Richard Sherman: The New, True All-American

Why has Sherman's infamous post-game interview stirred up so much discomfort? Easy: The nation sees itself in him.

Elaine Thompson / AP

As a citizen of Seattle, I’ve been aware of Richard Sherman for some time. I knew he was one of the best corners in football and had come from Compton to Stanford to the NFL. I knew he was a strategic trash-talker who goaded opposing receivers into committing costly penalties. I knew he was capable of an aggressive, boastful flamboyance that is at odds with “Seattle nice”—and that’s therefore deeply appealing to noisy Seahawk partisans seeking release from everyday sublimation.

What I didn’t know was that Richard Sherman was also ready to represent the nation. He contains at once three narratives that the great organizer Marshall Ganz says are key to social transformation: a story of self, a story of us, and a story of now.

In all the reverberating sound and fury since Sherman’s postgame interview, Sherman’s been derided as a loudmouth by people who once considered that a badge of honor. He’s been called many ugly racist names, and was depicted literally as the alien other (that is, the creature from Alien) on Twitter.

But let’s face it. Richard Sherman is as all-American as all-American gets. Pick your American trope and this young man embodies it. Brash, cocky performer who craves the spotlight. Rugged individualist who pulls himself up by own bootstraps, fanatically prepared and self-reliant. Iconoclast who speaks his mind and wears his style without fear. Hard-nosed capitalist who works at the intersection of big dreams and big money. Budding celebrity who manipulates his public image to mask his actual smarts and savvy—and perhaps his actual appreciation for family, team, tradition, causes greater than himself.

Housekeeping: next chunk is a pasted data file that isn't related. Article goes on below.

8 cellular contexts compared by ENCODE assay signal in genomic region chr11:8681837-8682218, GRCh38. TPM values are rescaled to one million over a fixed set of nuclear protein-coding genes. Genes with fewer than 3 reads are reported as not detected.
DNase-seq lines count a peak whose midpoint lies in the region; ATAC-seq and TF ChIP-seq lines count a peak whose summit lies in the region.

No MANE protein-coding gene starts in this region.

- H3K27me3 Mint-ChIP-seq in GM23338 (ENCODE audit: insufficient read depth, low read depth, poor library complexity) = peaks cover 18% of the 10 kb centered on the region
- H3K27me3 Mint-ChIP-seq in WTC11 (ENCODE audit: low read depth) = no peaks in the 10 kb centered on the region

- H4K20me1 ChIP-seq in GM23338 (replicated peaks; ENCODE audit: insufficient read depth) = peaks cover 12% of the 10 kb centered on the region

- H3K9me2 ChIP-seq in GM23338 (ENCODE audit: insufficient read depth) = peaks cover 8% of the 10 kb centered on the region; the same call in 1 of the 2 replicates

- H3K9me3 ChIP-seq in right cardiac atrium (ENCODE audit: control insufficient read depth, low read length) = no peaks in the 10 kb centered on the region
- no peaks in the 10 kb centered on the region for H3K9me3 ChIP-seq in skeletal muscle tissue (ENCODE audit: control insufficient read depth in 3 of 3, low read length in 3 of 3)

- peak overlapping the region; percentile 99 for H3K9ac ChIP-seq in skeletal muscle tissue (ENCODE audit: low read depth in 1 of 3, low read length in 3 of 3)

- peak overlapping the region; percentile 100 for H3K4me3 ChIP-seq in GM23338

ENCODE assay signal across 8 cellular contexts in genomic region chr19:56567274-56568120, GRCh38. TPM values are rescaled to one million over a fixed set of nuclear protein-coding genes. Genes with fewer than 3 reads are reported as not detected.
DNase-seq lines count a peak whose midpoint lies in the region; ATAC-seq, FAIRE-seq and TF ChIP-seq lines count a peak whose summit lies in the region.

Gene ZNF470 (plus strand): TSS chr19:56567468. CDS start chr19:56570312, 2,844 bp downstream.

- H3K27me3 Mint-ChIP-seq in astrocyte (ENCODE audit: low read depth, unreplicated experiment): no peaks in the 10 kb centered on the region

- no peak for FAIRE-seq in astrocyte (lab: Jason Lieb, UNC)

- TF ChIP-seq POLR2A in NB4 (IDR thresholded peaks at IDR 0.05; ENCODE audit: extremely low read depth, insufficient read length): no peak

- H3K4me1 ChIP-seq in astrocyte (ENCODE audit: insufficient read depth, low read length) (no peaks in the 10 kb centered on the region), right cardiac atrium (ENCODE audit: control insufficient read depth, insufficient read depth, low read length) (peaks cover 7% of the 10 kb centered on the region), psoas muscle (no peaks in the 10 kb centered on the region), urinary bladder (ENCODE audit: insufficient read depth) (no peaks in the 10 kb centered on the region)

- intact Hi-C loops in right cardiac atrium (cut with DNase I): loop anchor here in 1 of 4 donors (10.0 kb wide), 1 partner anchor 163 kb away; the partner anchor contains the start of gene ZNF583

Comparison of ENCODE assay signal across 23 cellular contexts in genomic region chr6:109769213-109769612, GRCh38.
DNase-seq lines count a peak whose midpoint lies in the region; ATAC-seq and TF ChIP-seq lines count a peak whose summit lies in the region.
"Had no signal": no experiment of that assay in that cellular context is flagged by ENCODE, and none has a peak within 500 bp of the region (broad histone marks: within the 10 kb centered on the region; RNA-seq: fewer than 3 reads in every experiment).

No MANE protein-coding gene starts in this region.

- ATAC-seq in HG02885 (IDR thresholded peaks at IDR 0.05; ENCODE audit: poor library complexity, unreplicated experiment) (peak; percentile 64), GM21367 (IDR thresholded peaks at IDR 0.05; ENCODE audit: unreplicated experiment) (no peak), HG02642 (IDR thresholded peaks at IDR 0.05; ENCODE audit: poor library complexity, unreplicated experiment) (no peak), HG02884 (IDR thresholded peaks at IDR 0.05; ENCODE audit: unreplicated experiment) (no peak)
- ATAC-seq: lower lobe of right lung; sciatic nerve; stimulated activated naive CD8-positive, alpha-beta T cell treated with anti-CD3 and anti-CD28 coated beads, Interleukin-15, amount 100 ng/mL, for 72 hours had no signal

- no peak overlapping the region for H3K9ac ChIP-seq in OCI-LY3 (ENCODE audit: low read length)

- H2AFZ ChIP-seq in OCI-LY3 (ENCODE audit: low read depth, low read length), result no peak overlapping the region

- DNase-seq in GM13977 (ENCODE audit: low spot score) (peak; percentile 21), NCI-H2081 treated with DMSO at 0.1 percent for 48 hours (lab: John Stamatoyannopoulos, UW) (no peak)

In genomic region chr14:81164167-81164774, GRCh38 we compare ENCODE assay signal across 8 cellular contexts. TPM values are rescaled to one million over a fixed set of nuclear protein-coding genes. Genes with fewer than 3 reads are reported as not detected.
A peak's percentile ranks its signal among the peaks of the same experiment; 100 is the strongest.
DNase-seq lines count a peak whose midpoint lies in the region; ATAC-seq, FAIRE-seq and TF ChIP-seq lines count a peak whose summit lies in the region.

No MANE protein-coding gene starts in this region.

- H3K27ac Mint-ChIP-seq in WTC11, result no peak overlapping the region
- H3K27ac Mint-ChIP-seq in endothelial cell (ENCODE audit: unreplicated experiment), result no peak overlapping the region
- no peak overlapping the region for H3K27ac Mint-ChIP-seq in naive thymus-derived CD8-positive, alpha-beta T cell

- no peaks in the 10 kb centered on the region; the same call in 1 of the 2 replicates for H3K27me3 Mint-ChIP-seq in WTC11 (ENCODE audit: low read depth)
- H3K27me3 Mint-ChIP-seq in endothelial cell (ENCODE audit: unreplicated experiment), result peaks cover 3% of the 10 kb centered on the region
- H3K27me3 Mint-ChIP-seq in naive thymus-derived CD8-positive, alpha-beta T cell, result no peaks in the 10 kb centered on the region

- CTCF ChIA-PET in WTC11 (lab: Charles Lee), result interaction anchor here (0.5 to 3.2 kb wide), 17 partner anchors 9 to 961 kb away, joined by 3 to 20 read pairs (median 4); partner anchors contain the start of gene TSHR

You don’t have to buy into or like all these tropes. But don’t they add up to something more richly and complicatedly all-American than, say, picture-perfect Peyton Manning, son of Archie, brother of Eli, the scion who didn’t blow his inheritance, who is great at the family business, and is safe, dull, and inoffensive?

What’s all-American now, in this sixth January of the Obama presidency? What’s all-American in a week when the New York Yankees pin their hopes and their budget on Japan’s best young pitcher? What’s all-American in a season when American Idol is judged by a Latina, an Aussie-Kiwi, and a voice of creole New Orleans?

Our notions of Americanness are both superficially in flux and deeply stable: in flux, in that black athletes in dreadlocks can claim the status as much as the white guys in the Papa John's commercials; stable, in that the basis of the claim is a way of being and behaving that translates as “typically American” no matter what color the person is.

This isn’t about inclusion and diversity, exactly. Remember Linsanity? When Jeremy Lin came on the NBA scene in an unprecedented burst of inspired play, the cultural fever was fueled by a sense that a whole group of people (Asian Americans) who hadn’t participated much in a quintessentially American endeavor (big-time sports) were now getting a chance to star, to be the hero and vessel of other people’s dreams. That was a fairy tale of inclusion and diversity that warmed everyone’s hearts (until it didn’t anymore, when Lin became merely pretty good again).

Shermania is something else. The angst of both his critics and defenders, the way social media still can’t let go of those 15 postgame seconds, breaking them down and the footage that preceded them like they were filmed by Zapruder (“was his handshake offer to Crabtree sincere or calculated?”)—all of this amounts not to a story we tell to make ourselves feel good. Rather, it amounts to a story we tell over and over again, as if working out conflicting memories of a highway accident or reading a kaleidoscopic Tim O’Brien short story about combat, to try to make sense of who we are and what’s happening to us in a time when tribe and identity are getting scrambled and realigned explosively.

This is the source of so much of the discomfort Sherman stirred up. We have seen something we recognize in his 15-second clip: us.

It so happens that in his freshman year at Stanford Richard Sherman was named an all-American. So let’s think of this—the period that began when Erin Andrews asked Sherman, “Who was talking about you?”—as our own freshman re-orientation. In less than a fortnight, he’ll either shine or shut up. He’ll be a champion or a humbled loser. Then he’ll go away. We, the people watching the action on our screens, will have to keep talking our way through this game of being all-American.